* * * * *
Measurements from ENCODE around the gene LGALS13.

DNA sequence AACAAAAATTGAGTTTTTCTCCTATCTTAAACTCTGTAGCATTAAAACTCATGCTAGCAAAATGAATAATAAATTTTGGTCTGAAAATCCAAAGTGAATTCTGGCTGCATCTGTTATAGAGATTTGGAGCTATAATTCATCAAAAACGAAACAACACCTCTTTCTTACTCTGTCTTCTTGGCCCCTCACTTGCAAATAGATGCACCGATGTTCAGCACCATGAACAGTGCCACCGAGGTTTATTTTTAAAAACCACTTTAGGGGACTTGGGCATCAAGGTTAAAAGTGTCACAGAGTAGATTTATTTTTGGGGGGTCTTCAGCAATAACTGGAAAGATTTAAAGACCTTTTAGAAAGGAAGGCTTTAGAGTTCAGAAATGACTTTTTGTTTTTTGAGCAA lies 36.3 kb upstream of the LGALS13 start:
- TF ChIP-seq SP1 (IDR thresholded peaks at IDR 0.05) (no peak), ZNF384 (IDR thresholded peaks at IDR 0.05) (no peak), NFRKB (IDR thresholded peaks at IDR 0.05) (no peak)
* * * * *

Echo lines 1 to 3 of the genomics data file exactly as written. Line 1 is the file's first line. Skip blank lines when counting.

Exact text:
Measurements from ENCODE around the gene LGALS13.

DNA sequence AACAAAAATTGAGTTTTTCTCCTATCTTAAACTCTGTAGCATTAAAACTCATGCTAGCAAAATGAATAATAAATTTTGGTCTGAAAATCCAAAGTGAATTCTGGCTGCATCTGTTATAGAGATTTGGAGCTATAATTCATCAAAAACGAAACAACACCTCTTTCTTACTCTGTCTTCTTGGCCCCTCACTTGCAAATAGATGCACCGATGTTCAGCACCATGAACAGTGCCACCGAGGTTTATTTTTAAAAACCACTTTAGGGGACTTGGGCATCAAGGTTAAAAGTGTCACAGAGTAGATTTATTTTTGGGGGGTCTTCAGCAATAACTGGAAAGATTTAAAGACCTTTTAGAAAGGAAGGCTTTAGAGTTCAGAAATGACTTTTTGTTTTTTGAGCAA lies 36.3 kb upstream of the LGALS13 start:
- TF ChIP-seq SP1 (IDR thresholded peaks at IDR 0.05) (no peak), ZNF384 (IDR thresholded peaks at IDR 0.05) (no peak), NFRKB (IDR thresholded peaks at IDR 0.05) (no peak)